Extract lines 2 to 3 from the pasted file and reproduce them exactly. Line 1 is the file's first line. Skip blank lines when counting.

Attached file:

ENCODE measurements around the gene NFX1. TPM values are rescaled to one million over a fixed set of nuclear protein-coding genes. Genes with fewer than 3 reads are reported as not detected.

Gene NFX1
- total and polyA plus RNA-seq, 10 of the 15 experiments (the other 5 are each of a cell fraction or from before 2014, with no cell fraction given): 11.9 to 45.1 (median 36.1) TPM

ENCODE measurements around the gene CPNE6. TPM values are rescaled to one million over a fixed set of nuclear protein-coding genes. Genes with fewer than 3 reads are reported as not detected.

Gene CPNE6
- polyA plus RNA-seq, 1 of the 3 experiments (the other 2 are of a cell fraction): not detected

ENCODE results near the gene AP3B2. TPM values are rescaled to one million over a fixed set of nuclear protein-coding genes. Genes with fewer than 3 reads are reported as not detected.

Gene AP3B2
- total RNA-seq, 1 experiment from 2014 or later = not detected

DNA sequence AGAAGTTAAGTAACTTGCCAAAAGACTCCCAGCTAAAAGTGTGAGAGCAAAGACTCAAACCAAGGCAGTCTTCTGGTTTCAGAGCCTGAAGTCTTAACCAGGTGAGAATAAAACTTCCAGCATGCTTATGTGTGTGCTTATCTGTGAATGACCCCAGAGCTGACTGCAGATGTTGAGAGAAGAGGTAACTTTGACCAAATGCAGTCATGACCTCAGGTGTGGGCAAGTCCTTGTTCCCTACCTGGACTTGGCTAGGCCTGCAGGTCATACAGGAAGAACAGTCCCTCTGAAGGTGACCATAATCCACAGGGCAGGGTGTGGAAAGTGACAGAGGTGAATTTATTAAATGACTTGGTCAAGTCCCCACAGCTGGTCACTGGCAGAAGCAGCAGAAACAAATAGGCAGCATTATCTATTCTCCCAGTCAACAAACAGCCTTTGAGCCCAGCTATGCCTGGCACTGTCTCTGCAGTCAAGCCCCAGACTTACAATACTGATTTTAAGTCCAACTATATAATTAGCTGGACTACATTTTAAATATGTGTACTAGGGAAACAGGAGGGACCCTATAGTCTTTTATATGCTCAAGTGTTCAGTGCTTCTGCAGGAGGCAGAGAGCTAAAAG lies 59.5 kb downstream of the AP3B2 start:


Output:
Gene NFX1
- total and polyA plus RNA-seq, 10 of the 15 experiments (the other 5 are each of a cell fraction or from before 2014, with no cell fraction given): 11.9 to 45.1 (median 36.1) TPM